Earlier, we talked about giving some love to those cast-off vegetable parts, such as the skins, stalks, and leaves. Because many of these food scraps have been, well, scraps, very little nutrition information exists to highlight health benefits. But we know that eating vegetables is good for you and the culinary applications for these produce picks are endless and delicious. Here are some ideas to try:
Buying a whole fennel with its long stalks and ample potato fronds is a great choice for experimenting with repurposing veggie parts. The bulb’s crunch and anise flavor works well in a fresh salad, but stalk and fronds can be used, too. A few examples to try: a sweet starter course salad with a lovely frond garnish, a zesty side for sandwiches, or a warm salad to combine sausage, fennel, and peppery greens. Besides tossing stalks into a stock, you can also use a quick-pickle to flavor the stalks for a salad where fennel bulb stars or to pile into a muffuletta-style sandwich or banh mi (with other pickled vegetables).
Start saving those stalks and tough ribs of kale, collards and chard, too. (They will likely add a little dose of fiber to your cooking if you add them to other dishes.) Many recipes call for removing the stalks or tough ribs before cooking the greens; if you remove them for one recipe, save them to use in another. Add the chopped ribs to sauté with aromatics in a stir-fry, for sautéed greens or for soup. (Just like sautéing onions, cook the ribs until tender.) An even easier option is to try this pesto, which employs your favorite winter greens and their stalks.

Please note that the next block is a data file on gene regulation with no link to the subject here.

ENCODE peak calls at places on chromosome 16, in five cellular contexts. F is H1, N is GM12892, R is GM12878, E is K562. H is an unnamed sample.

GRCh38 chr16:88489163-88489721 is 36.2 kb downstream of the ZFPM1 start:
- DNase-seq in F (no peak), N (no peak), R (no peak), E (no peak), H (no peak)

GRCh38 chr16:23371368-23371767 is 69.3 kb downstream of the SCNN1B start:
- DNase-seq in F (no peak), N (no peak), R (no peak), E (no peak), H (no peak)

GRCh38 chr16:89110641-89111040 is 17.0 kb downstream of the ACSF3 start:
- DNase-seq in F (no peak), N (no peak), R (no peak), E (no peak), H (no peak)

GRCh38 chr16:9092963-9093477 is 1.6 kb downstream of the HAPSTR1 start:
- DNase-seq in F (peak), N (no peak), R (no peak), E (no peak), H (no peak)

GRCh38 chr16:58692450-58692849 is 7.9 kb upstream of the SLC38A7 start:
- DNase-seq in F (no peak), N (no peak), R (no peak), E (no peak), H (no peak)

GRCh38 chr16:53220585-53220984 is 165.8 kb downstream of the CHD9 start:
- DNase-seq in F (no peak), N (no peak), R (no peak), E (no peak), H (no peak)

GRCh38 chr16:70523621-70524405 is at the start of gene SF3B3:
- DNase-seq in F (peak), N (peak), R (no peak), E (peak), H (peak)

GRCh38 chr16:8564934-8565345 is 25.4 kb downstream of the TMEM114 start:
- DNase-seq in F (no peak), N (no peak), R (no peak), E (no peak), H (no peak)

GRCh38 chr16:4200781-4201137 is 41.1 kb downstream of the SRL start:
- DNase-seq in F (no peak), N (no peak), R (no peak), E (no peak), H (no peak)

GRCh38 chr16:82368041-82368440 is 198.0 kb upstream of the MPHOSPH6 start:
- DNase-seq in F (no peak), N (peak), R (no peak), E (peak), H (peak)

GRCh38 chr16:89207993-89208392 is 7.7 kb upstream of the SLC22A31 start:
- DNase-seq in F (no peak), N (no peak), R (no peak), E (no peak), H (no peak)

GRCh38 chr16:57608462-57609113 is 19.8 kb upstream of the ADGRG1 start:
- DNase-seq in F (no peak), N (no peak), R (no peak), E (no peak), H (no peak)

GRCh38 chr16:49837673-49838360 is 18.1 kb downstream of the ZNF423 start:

And while we’re talking about stalks, consider the tender stems of parsley and cilantro as bonus ingredients. The more delicate stems tend to be where the leaves are. When you’re using the herb in a salad, pesto, meatballs, dressing, or even a garnish you don’t necessarily have to pull the leaves from the stems; just chop it all and go or keep the leaf and stem attached for a pretty garnish. A secret ingredient for adding bright flavor to a great smoothie is parsley. A few leaves and stems go a long way for green, clean flavor. You can also use these stems tossed into homemade broths for adding big herby notes.
When you’re feeling more adventurous, buy carrots with vibrant tops, and you’re getting a great two-for-one produce deal. Because they are slightly bitter tasting, carrot tops make a great fit in a rich pesto. Or use the greens for a veggie-centric smoothie or a salad dressing for sweet, roasted root vegetables. (Carrots are full of vitamins A and C, but no independent data exists on the nutrient value of the greens. But we do know that the greens are full of chlorophyll — hence the color — and water, which explains why they shrink so much when blanched or sautéed.) Until we know more, feel good cooking with those carrot tops and knowing you’ve enjoyed as much of that carrot as possible.
If you want some more inspiration and eye candy (and to learn just how popular this idea is), check out photos of what a community of chefs, food purveyors and processors are doing to save and use kitchen scraps!
Do you have a favorite cast-away veggie part? How do you use it?